RP: You also make the point that Susan B. Anthony did not live to see the results of her efforts, which gave women the power to vote.

MW: As they say, “You need to be fully invested in an effort, while being detached from the outcome.”

RP: That sounds easier said than done. How can we can detach? Does that mean to surrender to God?

MW: Most of this is easier said than done. A spiritual path is about an overall detachment from the material plane in a way. The miraculous shift in our lives is a shift from body identification to spirit identification.

RP: Realizing that we are not children of the world, as much as creators in Spirit...

MW: Children of God. A Course In Miracles says that “we are heir to the laws of whichever world we identify with.”

RP: Can you talk about the power of the Holy Instant?

MW: In terms of A Course In Miracles, the Holy Instant is the building block of enlightenment. It is any given moment when we allow our minds to dwell fully in the love of God, detaching from the fear-based thought forms that dominate our world. With practice, most of us make it one moment at a time. The moment when we succeed is a Holy Instant.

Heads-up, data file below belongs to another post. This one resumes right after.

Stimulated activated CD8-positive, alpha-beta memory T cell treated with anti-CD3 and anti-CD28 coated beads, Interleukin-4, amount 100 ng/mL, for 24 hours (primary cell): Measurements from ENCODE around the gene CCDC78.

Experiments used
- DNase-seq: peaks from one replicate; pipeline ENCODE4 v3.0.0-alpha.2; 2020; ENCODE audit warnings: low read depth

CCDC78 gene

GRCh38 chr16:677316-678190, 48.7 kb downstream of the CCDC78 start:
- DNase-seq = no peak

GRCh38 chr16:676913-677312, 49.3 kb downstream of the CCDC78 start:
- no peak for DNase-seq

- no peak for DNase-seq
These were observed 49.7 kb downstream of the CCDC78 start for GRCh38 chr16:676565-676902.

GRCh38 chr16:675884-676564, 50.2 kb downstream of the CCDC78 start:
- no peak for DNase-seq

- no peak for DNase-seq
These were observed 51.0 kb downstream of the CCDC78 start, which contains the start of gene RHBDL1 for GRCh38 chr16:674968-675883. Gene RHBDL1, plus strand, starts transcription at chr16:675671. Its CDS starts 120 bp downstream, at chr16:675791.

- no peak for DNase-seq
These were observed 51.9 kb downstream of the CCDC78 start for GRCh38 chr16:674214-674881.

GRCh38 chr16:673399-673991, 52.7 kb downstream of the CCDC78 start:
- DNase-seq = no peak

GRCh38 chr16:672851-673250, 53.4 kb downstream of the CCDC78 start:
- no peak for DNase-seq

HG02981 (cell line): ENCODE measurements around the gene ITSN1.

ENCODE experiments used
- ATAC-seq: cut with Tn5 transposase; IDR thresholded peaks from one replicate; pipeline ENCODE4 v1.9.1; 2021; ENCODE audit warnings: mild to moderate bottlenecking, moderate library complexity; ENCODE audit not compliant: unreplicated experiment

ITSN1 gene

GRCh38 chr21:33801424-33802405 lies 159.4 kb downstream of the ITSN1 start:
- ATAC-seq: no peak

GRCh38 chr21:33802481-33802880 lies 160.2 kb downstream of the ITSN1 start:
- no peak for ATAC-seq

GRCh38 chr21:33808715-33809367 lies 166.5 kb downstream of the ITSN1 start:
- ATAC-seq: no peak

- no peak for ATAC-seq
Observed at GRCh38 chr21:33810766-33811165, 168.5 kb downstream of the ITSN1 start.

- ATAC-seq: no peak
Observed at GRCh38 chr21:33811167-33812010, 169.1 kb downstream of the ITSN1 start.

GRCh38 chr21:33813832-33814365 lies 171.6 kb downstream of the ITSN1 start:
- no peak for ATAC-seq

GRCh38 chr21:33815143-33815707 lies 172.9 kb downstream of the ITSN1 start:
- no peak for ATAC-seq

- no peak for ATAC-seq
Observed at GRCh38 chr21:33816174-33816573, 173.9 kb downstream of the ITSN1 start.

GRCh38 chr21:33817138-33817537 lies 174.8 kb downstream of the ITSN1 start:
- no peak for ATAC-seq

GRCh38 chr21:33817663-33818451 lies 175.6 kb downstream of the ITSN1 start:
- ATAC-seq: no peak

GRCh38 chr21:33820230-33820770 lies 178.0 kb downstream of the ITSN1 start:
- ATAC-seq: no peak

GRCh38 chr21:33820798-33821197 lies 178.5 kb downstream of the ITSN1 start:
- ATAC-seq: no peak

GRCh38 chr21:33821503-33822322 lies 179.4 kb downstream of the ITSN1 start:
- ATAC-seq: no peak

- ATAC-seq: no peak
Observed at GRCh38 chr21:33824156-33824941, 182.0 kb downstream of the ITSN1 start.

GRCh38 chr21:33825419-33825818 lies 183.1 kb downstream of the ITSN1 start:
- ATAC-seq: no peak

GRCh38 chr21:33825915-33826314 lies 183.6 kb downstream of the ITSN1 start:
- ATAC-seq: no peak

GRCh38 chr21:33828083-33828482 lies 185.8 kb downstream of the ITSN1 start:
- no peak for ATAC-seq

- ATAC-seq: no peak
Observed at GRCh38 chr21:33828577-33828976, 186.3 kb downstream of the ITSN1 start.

RP: I noticed that you repeat one phrase a number of times in your book: “Only what we are not giving can be lacking in any situation.”

MW: That is the line from A Course In Miracles that does more for me than any other. We’re constantly in situations where something isn’t working the way we wish. We instinctively blame someone else, or some factor outside ourselves. Yet, A Course In Miracles says, “Only what we are not giving can be lacking in any situation.” So to train your mind to think along those lines — “What am I not giving here?” “Who am I not forgiving?” “What am I not contributing?” “What is the goodwill that I am withholding?” — radically transforms where we dwell within a situation. And where we will dwell within a situation determines whether or not we have any transformative power there.

RP: You state that “the illusion we are separate is the source of all our pain.” To shift from separation to relationship, you encourage us to visualize “a golden light radiating from our hearts, which extends beyond our bodies and casts a light unto the entire world.” Then you invite us to “imagine a friend or foe standing next to us and see the same light in them,” and “let their light merge with ours.” Have you ever done this with someone who you consider to be a foe?